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post #1 of 9 (permalink) Old 06-17-2015, 11:51 PM Thread Starter
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Hardness test

I picked up my api master kit today and was surprised to see it doesn't contain a hardness test for kh and gh. Starting a new tank is hardness something I'll need to test on a regular basis?
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post #2 of 9 (permalink) Old 06-18-2015, 12:03 AM
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Hi ebrammer252,

I only use the ammonia and nitrite tests when I first set up a tank and it is cycling....unless I am losing fish for a reason I cannot identify as a disease. I check my PH, nitrates, dKH, and dGH on a monthly basis.

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post #3 of 9 (permalink) Old 06-18-2015, 12:27 AM
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If you suspect there is something odd about your tap water, these (GH and KH) are really helpful.

If you want to alter the pH then KH is indispensable.

You can check your tap water report, if it is a municipal water supply, and see if there might be a problem. You may have to find conversion formula for whatever units they use.
If they report calcium and magnesium separately, then the ratio of Ca:Mg should be kind of about 4:1, but this is not too critical. A very skewed ratio, or if one or the other was just about 0, then a calcium test would be helpful so you could make some corrections.

For soft water fish, GH and KH ought to be fairly low. Single digits if they are reported in German degrees of hardness.

For hard water fish, GH and KH ought to be higher, generally between 10-20 German degrees of hardness.

There are many fish that are not very particular.
There are some fish (especially wild caught) that will want a much more precise level of hardness.

Plants are about the same- almost all the aquarium plants don't much care.
Some might prefer a certain wide range.
Very few are so particular you need to set up a special sort of water.
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post #4 of 9 (permalink) Old 06-18-2015, 12:28 AM
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Separate kit will contain both gh/kh(about $10).
Most of us are curious or need to know.
Get one.
Everything in the master is needed when cycling.

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WHERE'S YOUR RAMS MAN?

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post #5 of 9 (permalink) Old 06-18-2015, 12:34 AM
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Here is the fishless cycle- Knowing the GH and KH can help you grow the bacteria the fastest.

Cycle: To grow the beneficial bacteria that remove ammonia and nitrite from the aquarium.

Fish-In Cycle: To expose fish to toxins while using them as the source of ammonia to grow nitrogen cycle bacteria. Exposure to ammonia burns the gills and other soft tissue, stresses the fish and lowers their immunity. Exposure to nitrite makes the blood unable to carry oxygen. Research methemglobinemia for details.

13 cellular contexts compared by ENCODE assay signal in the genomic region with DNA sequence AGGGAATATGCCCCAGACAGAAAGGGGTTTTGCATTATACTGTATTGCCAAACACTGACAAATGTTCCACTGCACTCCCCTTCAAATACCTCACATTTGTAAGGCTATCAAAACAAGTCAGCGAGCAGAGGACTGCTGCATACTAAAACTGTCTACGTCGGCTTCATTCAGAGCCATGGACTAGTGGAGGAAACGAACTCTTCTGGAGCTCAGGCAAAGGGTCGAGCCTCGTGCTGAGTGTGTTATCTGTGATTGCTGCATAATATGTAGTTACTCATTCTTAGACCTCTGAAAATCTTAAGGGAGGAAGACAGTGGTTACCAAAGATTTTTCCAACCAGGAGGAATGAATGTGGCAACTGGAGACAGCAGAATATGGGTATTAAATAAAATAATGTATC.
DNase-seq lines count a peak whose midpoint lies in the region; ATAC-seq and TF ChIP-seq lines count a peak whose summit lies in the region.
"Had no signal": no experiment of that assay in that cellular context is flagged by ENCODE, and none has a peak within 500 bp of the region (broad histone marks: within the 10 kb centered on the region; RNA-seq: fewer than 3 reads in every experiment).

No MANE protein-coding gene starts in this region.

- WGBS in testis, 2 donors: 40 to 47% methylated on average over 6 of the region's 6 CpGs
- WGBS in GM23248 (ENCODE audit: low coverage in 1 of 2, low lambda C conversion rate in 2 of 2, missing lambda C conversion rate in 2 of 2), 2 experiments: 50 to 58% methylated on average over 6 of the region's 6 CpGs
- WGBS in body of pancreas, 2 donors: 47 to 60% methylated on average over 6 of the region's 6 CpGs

Fishless Cycle: The safe way to grow more bacteria, faster, in an aquarium, pond or riparium.

The method I give here was developed by 2 scientists who wanted to quickly grow enough bacteria to fully stock a tank all at one time, with no plants helping, and overstock it as is common with Rift Lake Cichlid tanks.

1a) Set up the tank and all the equipment. You can plant if you want. Include the proper dose of dechlorinator with the water.
Optimum water chemistry:
GH and KH above 3 German degrees of hardness. A lot harder is just fine.
pH above 7, and into the mid 8s is just fine.
Temperature in the upper 70s F (mid 20s C) is good. Higher is OK if the water is well aerated.
A trace of other minerals may help. Usually this comes in with the water, but if you have a pinch of KH2PO4, that may be helpful.
High oxygen level. Make sure the filter and power heads are running well. Plenty of water circulation.
No toxins in the tank. If you washed the tank, or any part of the system with any sort of cleanser, soap, detergent, bleach or anything else make sure it is well rinsed. Do not put your hands in the tank when you are wearing any sort of cosmetics, perfume or hand lotion. No fish medicines of any sort.
A trace of salt (sodium chloride) is OK, but not required.
This method of growing bacteria will work in a marine system, too. The species of bacteria are different.

1b) Optional: Add any source of the bacteria that you are growing to seed the tank. Cycled media from a healthy tank is good. Decor or some gravel from a cycled tank is OK. Live plants or plastic are OK. I have even heard of the right bacteria growing in the bio film found on driftwood. (So if you have been soaking some driftwood in preparation to adding it to the tank, go ahead and put it into the tank) Bottled bacteria is great, but only if it contains Nitrospira species of bacteria. Read the label and do not waste your money on anything else.
At the time this was written the right species could be found in:
Dr. Tims One and Only
Tetra Safe Start
Microbe Lift Nite Out II
...and perhaps others.
You do not have to jump start the cycle. The right species of bacteria are all around, and will find the tank pretty fast.

2) Add ammonia until the test reads 5 ppm. This ammonia is the cheapest you can find. No surfactants, no perfumes. Read the fine print. This is often found at discount stores like Dollar Tree, or hardware stores like Ace. You could also use a dead shrimp form the grocery store, or fish food. Protein breaks down to become ammonia. You do not have good control over the ammonia level, though.
Some substrates release ammonia when they are submerged for the first time. Monitor the level and do enough water changes to keep the ammonia at the levels detailed below.

3) Test daily. For the first few days not much will happen, but the bacteria that remove ammonia are getting started. Finally the ammonia starts to drop. Add a little more, once a day, to test 5 ppm.

4) Test for nitrite. A day or so after the ammonia starts to drop the nitrite will show up. When it does allow the ammonia to drop to 3 ppm.

5) Test daily. Add ammonia to 3 ppm once a day. If the nitrite or ammonia go to 5 ppm do a water change to get these lower. The ammonia removing species and the nitrite removing species (Nitrospira) do not do well when the ammonia or nitrite are over 5 ppm.